Monday, March 8, 2010

LJ-World Editorial of the Day: A Passionate Defense of the Flamingo Club! / The Return of Rusc.n's Party Pics!

Some of our readers may remember an editorial we showcased last week, in which one Mr. Mark Jarboe took issue with the ties between the Flamingo Club (AKA "The Dirty Bird") and various local St. Patrick's Day events such as the Shamrock Shuffle.

Luckily, someone (Craig Tucker) has stepped in to defend the Bird's good name in an editorial published in today's LJ-World. Here are some excerpts:

"As a past runner in the Shamrock Shuffle and an occasional patron of the Flamingo Club, I take exception with Mark Jarboe’s unfair, ridiculous criticism of the Flamingo’s association with the St. Patrick’s Day events...No one forces ladies to dance for a living or forces people to view such events. People do so because they enjoy it and it is their choice. Patrons rarely disrespect the ladies, and putting hands on the dancers is prohibited."

Chip: "Well, the best lapdancers do usually allow you to squeeze the titties during a dance."

"There has even been an occasional men’s dance group such as Chippendales perform at the club with numerous female patrons attending. So is this also crude and degrading?"

Richard: "From what I've learned in Hollywood romantic comedies, women constantly shout lewd comments at male dancers during such performances, whereas guys in strip clubs tend to just lie quietly on the stage with a dollar in their mouths."

"Let’s be honest. Most American men enjoy observing attractive ladies disrobe and dance, it’s only natural. Men that deny it are not being honest, so why not permit ladies that choose so be able to profit from it?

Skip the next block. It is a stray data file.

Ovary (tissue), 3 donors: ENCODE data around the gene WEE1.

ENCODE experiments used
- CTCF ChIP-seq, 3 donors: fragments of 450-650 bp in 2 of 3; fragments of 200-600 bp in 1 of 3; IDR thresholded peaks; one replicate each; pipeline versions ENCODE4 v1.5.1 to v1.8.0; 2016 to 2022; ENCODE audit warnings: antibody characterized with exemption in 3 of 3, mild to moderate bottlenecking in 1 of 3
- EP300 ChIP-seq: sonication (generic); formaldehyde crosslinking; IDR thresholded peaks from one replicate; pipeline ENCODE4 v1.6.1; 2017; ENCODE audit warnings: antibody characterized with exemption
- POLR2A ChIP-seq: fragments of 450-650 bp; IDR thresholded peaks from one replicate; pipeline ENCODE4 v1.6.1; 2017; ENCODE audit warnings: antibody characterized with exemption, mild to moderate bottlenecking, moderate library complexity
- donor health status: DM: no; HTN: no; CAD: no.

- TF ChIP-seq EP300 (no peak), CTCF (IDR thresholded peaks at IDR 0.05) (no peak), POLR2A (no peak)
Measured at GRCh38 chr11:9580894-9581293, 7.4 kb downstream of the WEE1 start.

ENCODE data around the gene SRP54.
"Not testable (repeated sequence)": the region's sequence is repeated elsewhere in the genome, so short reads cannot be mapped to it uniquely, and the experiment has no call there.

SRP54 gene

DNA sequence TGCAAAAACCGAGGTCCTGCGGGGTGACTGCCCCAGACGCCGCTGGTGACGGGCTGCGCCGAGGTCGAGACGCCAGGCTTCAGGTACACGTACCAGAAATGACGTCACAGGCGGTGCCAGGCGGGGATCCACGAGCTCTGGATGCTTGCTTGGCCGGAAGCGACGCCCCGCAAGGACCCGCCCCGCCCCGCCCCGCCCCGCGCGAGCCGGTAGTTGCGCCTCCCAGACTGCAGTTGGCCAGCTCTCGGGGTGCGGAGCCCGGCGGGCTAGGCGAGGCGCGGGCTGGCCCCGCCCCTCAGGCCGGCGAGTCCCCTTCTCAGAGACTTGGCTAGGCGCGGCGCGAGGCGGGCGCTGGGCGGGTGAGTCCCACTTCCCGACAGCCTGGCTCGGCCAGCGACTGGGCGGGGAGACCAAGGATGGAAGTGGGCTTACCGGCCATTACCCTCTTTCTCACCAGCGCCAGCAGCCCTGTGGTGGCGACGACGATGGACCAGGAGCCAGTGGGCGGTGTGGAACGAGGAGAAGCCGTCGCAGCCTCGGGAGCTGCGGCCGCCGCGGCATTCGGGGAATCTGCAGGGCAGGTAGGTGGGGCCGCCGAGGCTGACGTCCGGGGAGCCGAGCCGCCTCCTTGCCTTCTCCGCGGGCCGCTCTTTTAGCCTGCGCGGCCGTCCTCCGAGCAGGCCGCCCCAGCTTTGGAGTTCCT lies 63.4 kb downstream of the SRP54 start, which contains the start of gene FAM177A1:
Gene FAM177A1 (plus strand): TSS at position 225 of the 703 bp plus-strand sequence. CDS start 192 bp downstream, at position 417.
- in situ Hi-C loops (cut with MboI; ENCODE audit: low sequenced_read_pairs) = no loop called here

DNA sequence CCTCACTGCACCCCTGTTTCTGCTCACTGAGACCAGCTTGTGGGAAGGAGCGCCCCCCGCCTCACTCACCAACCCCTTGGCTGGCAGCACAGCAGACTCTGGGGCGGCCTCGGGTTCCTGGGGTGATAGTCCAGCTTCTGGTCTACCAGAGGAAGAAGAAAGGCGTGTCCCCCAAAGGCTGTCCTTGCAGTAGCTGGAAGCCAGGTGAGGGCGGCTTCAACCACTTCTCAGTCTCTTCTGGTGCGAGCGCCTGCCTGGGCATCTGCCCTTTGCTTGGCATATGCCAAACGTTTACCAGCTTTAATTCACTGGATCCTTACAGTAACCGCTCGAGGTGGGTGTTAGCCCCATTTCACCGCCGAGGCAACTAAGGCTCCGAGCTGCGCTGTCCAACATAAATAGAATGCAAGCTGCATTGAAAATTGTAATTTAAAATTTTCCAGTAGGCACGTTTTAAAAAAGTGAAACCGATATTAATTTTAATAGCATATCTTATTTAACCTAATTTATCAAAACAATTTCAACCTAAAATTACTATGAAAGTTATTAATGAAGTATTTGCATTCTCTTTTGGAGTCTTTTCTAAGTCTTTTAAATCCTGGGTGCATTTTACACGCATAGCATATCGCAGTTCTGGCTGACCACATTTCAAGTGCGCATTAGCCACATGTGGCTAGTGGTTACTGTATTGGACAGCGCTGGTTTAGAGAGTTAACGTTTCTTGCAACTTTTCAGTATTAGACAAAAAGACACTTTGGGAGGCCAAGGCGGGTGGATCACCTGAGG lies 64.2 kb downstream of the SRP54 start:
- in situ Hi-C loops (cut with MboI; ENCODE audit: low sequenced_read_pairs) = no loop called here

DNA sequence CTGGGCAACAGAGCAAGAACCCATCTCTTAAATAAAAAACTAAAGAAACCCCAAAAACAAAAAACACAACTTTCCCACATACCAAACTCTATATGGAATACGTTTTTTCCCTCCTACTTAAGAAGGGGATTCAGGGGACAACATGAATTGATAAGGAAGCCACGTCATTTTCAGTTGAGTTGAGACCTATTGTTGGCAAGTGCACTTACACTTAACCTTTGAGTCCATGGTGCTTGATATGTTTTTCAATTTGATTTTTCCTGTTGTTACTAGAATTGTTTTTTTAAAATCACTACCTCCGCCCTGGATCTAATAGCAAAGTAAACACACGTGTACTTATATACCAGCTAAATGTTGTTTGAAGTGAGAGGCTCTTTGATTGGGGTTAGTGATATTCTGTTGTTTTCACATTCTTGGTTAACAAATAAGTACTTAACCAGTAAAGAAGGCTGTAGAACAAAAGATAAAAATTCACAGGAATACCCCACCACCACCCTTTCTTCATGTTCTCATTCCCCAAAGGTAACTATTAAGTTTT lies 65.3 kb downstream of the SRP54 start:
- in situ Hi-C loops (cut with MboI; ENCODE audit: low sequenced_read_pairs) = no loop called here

Chip: "This Tucker has a flawless argument, although it seems to have drifted from having anything to do with the Bird/St.Patty's Day connection to a simple yet passionate defense of watching naked women dance."


Local hip-hop shows are a great way for boring white hipsters to pretend they are in touch with African-American culture and bond for a few hours with their one or two actual black friends. In these photos from's newest "party pics," scenester extraordinaire A. Rusc.n takes us inside the world of local hip-hop at a recent Greg Enemy show (click to enlarge).

In the first one, we see some white folks offering their take on "gangsta" poses:

Next up is a woman posing with her best black friend but still looking vaguely uncomfortable:

And, finally, a look at just how white the audience really is for these things:


Anonymous said...

Nog -

Lots of hard-hitting social commentary today. The oscars must have riled you up!

like black panthers at a cat power show! said...

That last picture is classic, and ripe for scathing cultural commentary from some wittily-named pseudonymous poster!

I'll even offer juicy topics of discussion (other than Enemy, the lone black man in the crowd, at the margins of's frame, looking forlornly at the camera while an enthusiastic female fan quizzically flashes the heavy-metal "corna" hand symbol, at a rap show)and inspiration: Ishmael Reed's scathing (and at times ramblingly incoherent) take on that darling of the Oscars, Precious.

mumbo jumbo said...

Yeah, I couldn't follow Reed's reasoning very far, but there's some interesting stuff there! It's certainly true that the audience when I saw Precious was primarily a bunch of old white women who (loudly) hissed at Monique's character like she was an old-timey, mustache twirling villain!